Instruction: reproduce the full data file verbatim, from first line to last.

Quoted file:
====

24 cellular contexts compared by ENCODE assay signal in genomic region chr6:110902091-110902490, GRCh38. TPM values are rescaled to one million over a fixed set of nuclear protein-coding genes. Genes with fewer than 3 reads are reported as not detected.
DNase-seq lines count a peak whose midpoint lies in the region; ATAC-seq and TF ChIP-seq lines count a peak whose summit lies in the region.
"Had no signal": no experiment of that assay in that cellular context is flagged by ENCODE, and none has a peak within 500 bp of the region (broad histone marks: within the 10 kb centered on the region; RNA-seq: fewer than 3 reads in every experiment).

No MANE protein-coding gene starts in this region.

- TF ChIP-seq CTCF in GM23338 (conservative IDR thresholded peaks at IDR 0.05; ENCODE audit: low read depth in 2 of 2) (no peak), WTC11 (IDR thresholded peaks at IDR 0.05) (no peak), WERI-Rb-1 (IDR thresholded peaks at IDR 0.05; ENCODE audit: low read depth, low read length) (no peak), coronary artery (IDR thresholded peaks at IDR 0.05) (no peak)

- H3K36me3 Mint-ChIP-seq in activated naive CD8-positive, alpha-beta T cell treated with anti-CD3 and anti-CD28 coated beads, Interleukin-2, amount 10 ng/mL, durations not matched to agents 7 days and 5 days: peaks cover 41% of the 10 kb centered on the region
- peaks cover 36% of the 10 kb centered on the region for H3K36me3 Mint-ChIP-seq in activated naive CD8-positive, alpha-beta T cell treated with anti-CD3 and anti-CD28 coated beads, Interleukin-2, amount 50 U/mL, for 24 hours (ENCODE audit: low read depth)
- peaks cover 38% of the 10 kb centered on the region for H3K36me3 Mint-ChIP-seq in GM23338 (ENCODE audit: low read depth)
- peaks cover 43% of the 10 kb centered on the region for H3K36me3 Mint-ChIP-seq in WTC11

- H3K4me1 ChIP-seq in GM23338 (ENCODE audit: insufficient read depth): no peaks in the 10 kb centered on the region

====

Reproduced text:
24 cellular contexts compared by ENCODE assay signal in genomic region chr6:110902091-110902490, GRCh38. TPM values are rescaled to one million over a fixed set of nuclear protein-coding genes. Genes with fewer than 3 reads are reported as not detected.
DNase-seq lines count a peak whose midpoint lies in the region; ATAC-seq and TF ChIP-seq lines count a peak whose summit lies in the region.
"Had no signal": no experiment of that assay in that cellular context is flagged by ENCODE, and none has a peak within 500 bp of the region (broad histone marks: within the 10 kb centered on the region; RNA-seq: fewer than 3 reads in every experiment).

No MANE protein-coding gene starts in this region.

- TF ChIP-seq CTCF in GM23338 (conservative IDR thresholded peaks at IDR 0.05; ENCODE audit: low read depth in 2 of 2) (no peak), WTC11 (IDR thresholded peaks at IDR 0.05) (no peak), WERI-Rb-1 (IDR thresholded peaks at IDR 0.05; ENCODE audit: low read depth, low read length) (no peak), coronary artery (IDR thresholded peaks at IDR 0.05) (no peak)

- H3K36me3 Mint-ChIP-seq in activated naive CD8-positive, alpha-beta T cell treated with anti-CD3 and anti-CD28 coated beads, Interleukin-2, amount 10 ng/mL, durations not matched to agents 7 days and 5 days: peaks cover 41% of the 10 kb centered on the region
- peaks cover 36% of the 10 kb centered on the region for H3K36me3 Mint-ChIP-seq in activated naive CD8-positive, alpha-beta T cell treated with anti-CD3 and anti-CD28 coated beads, Interleukin-2, amount 50 U/mL, for 24 hours (ENCODE audit: low read depth)
- peaks cover 38% of the 10 kb centered on the region for H3K36me3 Mint-ChIP-seq in GM23338 (ENCODE audit: low read depth)
- peaks cover 43% of the 10 kb centered on the region for H3K36me3 Mint-ChIP-seq in WTC11

- H3K4me1 ChIP-seq in GM23338 (ENCODE audit: insufficient read depth): no peaks in the 10 kb centered on the region